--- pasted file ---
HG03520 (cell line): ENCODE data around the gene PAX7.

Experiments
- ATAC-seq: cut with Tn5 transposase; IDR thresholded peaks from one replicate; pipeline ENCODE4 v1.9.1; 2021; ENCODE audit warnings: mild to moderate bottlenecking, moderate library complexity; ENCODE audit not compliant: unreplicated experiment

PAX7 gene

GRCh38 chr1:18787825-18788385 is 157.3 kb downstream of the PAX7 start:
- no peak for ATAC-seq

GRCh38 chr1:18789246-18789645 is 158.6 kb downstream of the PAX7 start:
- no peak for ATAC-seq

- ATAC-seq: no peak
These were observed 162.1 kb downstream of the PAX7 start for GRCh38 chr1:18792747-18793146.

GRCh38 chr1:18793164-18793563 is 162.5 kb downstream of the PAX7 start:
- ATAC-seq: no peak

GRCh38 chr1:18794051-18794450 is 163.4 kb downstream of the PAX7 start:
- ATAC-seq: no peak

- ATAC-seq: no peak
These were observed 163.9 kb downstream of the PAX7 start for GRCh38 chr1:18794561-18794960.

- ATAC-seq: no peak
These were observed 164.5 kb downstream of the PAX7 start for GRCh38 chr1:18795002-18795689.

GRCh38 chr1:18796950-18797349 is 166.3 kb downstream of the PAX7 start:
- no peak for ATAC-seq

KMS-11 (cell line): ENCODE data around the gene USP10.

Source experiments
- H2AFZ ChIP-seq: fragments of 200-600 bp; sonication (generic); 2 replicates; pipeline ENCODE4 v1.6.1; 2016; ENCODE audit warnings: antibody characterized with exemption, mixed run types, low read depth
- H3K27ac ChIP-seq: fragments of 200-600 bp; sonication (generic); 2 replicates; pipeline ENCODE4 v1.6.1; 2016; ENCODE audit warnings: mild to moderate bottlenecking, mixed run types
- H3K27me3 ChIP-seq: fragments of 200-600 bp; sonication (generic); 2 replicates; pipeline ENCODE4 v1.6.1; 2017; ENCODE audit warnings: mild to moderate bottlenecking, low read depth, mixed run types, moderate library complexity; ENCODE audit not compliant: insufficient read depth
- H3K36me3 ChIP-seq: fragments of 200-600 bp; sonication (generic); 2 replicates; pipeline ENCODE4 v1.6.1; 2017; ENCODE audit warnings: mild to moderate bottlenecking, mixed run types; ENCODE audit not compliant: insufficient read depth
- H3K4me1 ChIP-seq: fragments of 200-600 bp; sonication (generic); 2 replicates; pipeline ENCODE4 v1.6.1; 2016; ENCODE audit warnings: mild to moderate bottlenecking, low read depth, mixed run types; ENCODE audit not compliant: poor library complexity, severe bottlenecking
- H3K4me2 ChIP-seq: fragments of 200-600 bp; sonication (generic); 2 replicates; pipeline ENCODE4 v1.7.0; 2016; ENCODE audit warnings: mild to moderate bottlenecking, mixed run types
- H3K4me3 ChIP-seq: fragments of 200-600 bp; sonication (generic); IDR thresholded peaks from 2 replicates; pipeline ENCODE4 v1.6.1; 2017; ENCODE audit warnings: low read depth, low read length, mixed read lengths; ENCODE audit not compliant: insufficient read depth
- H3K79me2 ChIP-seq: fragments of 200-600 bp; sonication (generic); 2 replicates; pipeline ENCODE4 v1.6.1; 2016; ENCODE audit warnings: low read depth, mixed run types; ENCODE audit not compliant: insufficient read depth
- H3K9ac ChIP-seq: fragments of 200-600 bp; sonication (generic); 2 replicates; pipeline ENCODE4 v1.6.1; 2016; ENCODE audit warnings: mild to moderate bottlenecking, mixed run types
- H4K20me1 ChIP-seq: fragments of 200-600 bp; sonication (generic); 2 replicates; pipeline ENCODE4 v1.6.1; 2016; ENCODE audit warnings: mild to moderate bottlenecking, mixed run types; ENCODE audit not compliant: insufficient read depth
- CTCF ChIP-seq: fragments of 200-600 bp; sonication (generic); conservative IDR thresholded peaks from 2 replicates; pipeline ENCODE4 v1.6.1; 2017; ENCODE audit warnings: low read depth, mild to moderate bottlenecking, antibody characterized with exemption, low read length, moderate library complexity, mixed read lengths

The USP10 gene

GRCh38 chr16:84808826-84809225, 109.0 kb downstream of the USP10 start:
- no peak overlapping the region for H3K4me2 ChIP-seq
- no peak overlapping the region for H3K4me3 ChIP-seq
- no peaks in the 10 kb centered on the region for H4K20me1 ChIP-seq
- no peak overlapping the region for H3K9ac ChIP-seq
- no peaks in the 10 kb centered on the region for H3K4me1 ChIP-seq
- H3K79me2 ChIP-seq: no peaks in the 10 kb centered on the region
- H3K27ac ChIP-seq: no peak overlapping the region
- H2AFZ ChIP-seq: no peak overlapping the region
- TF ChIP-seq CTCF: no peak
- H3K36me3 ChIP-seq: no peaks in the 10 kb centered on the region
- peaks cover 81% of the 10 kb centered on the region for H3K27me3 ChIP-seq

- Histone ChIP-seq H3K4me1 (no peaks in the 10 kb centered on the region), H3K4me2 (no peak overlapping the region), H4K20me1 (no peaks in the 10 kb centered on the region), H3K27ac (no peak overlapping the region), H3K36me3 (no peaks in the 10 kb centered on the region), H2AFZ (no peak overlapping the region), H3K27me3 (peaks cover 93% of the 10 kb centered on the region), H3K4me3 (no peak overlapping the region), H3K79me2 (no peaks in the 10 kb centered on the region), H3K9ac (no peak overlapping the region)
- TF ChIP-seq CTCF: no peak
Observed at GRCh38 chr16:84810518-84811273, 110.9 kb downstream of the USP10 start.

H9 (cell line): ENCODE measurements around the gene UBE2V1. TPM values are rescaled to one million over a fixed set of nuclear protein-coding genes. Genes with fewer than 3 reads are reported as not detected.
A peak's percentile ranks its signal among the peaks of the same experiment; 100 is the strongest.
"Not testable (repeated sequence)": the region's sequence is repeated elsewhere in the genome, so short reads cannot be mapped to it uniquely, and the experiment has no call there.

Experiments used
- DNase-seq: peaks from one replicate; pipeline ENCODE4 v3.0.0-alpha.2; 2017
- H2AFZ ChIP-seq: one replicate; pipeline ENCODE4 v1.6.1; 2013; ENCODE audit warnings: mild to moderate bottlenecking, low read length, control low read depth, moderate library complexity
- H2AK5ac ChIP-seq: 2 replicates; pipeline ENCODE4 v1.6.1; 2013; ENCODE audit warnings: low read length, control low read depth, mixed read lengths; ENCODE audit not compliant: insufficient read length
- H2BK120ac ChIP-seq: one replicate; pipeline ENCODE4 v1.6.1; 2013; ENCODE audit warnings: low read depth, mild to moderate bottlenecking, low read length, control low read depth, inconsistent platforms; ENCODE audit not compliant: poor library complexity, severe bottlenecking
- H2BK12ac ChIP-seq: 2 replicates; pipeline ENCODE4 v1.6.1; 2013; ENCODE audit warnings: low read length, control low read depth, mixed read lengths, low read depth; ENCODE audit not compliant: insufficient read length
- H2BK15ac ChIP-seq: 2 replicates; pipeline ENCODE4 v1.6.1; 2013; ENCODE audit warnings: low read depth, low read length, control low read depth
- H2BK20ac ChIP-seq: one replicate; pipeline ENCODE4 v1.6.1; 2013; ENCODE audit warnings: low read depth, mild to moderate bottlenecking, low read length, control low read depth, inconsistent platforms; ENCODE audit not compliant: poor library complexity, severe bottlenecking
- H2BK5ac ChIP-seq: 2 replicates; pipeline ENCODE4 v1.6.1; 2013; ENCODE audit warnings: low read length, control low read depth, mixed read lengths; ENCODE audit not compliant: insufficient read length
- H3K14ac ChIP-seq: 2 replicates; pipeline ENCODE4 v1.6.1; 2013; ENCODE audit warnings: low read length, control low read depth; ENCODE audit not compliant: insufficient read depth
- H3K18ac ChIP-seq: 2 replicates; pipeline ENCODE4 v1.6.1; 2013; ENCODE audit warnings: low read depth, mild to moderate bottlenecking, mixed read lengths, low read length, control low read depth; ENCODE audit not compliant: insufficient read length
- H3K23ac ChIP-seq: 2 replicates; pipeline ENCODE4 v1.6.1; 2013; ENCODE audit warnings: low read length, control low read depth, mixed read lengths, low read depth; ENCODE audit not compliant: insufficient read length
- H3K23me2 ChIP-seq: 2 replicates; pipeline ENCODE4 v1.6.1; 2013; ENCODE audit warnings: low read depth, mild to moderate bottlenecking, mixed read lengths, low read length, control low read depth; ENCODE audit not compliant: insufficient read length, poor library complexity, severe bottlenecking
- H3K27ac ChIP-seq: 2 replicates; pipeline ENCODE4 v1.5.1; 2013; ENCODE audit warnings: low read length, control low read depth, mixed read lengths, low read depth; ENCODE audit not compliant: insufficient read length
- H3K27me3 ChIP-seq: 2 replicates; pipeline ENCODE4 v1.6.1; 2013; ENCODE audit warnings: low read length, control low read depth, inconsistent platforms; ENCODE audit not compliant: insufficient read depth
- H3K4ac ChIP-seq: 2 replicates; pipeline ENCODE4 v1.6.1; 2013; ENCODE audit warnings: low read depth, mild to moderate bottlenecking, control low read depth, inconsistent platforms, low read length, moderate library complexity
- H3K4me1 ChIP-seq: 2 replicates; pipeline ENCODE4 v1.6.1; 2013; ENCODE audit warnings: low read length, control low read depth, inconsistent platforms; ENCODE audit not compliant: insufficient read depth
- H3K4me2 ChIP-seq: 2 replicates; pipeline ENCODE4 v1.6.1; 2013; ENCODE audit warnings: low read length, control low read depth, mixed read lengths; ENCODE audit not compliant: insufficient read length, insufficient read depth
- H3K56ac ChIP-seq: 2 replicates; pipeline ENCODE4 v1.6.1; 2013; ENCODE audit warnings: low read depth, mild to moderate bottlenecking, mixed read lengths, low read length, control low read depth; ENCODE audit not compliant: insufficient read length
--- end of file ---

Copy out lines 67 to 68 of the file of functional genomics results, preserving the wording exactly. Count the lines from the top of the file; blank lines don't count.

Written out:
- H3K27me3 ChIP-seq: 2 replicates; pipeline ENCODE4 v1.6.1; 2013; ENCODE audit warnings: low read length, control low read depth, inconsistent platforms; ENCODE audit not compliant: insufficient read depth
- H3K4ac ChIP-seq: 2 replicates; pipeline ENCODE4 v1.6.1; 2013; ENCODE audit warnings: low read depth, mild to moderate bottlenecking, control low read depth, inconsistent platforms, low read length, moderate library complexity